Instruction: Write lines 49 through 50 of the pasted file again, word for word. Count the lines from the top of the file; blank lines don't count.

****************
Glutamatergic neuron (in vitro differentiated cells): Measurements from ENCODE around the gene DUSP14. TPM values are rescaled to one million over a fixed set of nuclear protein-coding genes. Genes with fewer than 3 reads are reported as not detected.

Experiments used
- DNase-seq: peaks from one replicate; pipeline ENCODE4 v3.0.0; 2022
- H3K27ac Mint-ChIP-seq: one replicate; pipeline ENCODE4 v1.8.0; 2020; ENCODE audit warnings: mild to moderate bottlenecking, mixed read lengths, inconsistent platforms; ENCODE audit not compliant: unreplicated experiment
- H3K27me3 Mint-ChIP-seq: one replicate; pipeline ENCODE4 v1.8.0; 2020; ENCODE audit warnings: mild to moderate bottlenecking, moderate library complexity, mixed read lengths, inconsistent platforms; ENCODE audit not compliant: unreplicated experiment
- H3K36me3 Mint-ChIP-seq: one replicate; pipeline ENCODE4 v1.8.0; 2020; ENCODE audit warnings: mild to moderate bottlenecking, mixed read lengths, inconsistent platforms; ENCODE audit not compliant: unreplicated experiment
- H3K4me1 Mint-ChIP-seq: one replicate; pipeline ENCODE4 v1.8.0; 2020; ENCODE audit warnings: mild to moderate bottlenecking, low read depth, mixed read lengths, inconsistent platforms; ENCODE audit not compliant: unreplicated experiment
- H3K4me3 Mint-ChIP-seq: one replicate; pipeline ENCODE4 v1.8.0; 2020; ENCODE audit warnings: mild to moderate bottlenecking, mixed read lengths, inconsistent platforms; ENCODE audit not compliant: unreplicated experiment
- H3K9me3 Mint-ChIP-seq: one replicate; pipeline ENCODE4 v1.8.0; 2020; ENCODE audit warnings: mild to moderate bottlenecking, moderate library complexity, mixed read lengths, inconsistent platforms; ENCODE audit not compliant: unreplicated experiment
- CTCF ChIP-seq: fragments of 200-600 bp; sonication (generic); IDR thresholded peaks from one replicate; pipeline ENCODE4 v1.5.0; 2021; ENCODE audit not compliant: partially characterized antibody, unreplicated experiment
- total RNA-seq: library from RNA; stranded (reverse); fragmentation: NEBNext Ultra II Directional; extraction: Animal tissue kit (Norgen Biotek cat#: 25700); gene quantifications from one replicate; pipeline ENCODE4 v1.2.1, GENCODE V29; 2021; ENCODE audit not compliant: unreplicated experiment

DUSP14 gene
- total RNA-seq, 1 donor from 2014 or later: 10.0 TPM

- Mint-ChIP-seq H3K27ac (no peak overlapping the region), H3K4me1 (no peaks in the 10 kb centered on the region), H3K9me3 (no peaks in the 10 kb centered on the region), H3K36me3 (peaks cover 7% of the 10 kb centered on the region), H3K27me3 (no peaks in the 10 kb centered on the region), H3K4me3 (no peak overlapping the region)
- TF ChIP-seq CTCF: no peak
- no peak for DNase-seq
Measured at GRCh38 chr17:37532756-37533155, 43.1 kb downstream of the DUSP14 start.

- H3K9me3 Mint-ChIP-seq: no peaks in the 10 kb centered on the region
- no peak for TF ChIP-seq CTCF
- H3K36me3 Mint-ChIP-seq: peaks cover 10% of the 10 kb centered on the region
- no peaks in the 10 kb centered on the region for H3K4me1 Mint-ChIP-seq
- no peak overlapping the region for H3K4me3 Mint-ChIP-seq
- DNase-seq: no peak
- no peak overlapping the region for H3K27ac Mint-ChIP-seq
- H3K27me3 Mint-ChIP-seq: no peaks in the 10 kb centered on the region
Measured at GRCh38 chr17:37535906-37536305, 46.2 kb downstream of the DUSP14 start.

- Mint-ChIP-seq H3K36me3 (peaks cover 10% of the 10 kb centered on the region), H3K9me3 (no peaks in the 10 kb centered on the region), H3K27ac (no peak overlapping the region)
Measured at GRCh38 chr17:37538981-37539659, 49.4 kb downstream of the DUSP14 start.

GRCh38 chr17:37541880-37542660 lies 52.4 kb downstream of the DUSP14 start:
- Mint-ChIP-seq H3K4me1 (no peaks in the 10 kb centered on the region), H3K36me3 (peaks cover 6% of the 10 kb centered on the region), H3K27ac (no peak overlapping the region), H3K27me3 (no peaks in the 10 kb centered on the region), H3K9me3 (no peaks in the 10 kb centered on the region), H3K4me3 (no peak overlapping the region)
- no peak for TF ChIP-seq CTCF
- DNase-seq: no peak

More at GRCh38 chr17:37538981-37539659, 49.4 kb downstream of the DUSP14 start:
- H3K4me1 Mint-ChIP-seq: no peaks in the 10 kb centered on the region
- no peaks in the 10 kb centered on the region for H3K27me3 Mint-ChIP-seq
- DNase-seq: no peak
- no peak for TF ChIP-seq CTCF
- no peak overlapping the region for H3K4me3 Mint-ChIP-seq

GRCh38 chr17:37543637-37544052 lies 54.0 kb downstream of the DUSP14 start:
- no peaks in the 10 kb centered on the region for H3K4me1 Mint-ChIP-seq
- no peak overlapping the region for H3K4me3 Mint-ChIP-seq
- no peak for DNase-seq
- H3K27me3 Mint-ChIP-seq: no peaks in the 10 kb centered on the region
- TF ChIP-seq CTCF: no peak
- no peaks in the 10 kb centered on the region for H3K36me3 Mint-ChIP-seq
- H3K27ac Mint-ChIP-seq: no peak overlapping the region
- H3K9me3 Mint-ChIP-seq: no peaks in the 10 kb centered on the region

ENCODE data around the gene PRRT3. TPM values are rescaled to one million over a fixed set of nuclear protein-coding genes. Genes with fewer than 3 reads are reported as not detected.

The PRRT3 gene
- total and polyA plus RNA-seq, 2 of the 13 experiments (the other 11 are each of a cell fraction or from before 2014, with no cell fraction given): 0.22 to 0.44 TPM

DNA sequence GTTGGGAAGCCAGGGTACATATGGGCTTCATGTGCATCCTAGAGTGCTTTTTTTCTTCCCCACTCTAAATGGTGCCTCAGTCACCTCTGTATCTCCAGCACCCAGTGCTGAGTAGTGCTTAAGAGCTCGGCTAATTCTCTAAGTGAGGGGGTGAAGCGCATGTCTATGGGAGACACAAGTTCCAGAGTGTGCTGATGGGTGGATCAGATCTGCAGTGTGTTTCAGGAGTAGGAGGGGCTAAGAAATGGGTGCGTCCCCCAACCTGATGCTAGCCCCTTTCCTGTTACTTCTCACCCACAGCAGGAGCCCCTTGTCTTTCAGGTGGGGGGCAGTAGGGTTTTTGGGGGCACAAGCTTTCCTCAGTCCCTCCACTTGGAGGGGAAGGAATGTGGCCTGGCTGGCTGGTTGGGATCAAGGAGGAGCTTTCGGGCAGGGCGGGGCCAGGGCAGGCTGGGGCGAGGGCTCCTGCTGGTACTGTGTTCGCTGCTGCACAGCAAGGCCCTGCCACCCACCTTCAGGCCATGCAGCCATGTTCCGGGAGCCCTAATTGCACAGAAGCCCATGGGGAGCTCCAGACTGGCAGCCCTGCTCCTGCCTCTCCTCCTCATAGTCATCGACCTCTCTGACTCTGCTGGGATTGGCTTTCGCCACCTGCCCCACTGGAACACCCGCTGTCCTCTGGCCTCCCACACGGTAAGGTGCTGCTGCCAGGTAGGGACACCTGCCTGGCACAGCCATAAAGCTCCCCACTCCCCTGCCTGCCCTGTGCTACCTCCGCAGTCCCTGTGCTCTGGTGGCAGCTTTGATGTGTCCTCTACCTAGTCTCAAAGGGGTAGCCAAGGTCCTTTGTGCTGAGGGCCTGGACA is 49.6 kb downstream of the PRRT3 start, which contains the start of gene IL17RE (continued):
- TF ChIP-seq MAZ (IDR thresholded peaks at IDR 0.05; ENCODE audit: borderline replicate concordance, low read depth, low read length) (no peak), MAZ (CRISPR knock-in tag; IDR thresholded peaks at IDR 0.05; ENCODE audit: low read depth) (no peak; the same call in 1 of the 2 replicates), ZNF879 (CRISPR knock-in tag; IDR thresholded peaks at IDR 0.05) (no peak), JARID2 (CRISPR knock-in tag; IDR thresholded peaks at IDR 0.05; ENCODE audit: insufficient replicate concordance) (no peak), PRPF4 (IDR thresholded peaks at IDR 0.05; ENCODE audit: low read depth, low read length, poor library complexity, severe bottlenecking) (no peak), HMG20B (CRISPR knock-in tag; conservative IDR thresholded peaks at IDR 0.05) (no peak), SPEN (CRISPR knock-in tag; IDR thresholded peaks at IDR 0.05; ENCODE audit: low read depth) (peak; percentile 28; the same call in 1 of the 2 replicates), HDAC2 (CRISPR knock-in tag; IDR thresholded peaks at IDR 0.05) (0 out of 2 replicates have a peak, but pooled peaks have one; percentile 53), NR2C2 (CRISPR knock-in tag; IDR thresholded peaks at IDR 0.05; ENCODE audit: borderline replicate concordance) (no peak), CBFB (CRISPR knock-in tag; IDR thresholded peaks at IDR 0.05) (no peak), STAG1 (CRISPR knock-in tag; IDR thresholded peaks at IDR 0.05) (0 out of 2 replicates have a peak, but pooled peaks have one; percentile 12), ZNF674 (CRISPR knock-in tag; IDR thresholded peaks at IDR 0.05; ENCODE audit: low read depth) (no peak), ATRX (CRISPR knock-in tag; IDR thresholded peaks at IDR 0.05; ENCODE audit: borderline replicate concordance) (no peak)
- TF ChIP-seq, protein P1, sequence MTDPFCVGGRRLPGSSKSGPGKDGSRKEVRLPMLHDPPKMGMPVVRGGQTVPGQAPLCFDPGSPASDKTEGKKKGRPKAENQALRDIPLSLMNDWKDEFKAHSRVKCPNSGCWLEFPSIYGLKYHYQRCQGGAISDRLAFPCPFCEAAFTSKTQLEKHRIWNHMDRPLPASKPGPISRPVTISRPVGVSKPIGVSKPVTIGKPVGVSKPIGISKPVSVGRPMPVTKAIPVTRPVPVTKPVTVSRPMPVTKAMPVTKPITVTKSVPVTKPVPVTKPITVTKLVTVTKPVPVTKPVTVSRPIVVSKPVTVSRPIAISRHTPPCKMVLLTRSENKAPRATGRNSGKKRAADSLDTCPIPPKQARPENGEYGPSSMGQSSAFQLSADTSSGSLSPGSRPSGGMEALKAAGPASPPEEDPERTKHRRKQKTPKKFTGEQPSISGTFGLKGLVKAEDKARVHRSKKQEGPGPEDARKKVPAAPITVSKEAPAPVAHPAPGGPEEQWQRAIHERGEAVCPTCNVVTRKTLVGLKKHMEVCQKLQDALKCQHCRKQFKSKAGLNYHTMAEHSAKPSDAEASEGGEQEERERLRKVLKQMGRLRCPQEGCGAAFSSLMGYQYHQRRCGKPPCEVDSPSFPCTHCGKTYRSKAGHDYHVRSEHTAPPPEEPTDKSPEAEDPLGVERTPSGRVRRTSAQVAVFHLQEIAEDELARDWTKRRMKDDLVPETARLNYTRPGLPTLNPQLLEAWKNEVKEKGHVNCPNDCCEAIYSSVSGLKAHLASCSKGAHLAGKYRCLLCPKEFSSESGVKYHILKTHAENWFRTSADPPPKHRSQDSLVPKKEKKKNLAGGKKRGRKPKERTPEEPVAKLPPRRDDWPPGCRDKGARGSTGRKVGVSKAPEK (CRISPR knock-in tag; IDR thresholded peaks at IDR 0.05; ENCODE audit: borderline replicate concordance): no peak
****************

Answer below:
The PRRT3 gene
- total and polyA plus RNA-seq, 2 of the 13 experiments (the other 11 are each of a cell fraction or from before 2014, with no cell fraction given): 0.22 to 0.44 TPM